I sometimes use a LowePro AW200 camera bag with the internal dividers ripped out. I love it's compact form and it's light but there's not too many pockets for extra items. This bag does slide neatly into a larger backpack for hiking.
The camera bag I am using the most at the moment for day trips is the Kata 3N1-20. I perhaps should have gone for the slightly larger 3N1-30, but the 20 is OK. The zipper system is a little odd if you ask me, so like every other backpack I've done a little tweaking. The solid 'handle' on the top is useful and I like the oblong shape. I find there's just enough room in the pockets for spare tapes, cleaning kit, extra batteries and a wireless mic system.
With all of camera backpacks, the camera is laid on the side to lower the bulky camera profile.
So, attention manufacturers of backpacks. There's a market for mediim sized DV camera/laptop backpacks that make it easy to access the camera and don't look like camera bags.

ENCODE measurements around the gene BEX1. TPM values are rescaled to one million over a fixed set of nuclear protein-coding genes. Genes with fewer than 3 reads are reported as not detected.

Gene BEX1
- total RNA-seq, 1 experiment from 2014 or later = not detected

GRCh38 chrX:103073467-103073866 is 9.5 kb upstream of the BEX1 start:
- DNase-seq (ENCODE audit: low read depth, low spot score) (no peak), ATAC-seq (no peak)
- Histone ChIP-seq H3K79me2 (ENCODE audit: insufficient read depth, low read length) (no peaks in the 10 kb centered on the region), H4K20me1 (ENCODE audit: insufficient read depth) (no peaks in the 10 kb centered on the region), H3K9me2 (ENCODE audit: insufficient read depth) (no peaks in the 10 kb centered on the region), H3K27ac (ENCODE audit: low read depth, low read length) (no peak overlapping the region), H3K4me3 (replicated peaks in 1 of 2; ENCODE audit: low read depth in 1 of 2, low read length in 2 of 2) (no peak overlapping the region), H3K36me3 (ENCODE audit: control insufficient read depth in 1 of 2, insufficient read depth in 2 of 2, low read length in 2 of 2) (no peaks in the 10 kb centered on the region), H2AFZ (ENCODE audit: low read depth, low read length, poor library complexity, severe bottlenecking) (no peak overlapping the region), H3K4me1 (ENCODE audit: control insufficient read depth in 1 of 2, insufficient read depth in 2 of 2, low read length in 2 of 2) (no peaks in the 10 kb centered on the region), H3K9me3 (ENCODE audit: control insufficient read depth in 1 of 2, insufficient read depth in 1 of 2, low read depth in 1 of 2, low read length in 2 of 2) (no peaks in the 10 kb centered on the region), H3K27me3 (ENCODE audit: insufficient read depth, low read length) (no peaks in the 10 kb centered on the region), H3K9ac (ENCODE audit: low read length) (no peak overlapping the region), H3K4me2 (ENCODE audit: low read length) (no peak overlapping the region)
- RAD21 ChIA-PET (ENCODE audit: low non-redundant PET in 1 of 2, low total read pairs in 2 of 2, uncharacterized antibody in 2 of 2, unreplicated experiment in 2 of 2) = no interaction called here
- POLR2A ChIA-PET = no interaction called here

I picked this trolley up about two years ago and it has saved my back on many trips. It has a clever system for extending wheels to make a wider base. This makes it really stable running around airports or going over bumpy surfaces. I've modded mine and added rubber cords/octupus cables. That way you can use it with any bag and not just the Kata Insert system.
Video: Final Cut Pro
Yep, FCP has it all. Enough said. I also love using Compressor on the MacBook Pro.
A music composing and audio editing software included in the bundle of apps on a Mac. The latest version is not bad for multitrack editing. I've even used it to record/edit radio magazine programmes on journalism training courses.
Video Compression: Visual Hub (Update: This software is discontinued, but it looks like a stable open source version is on the way.)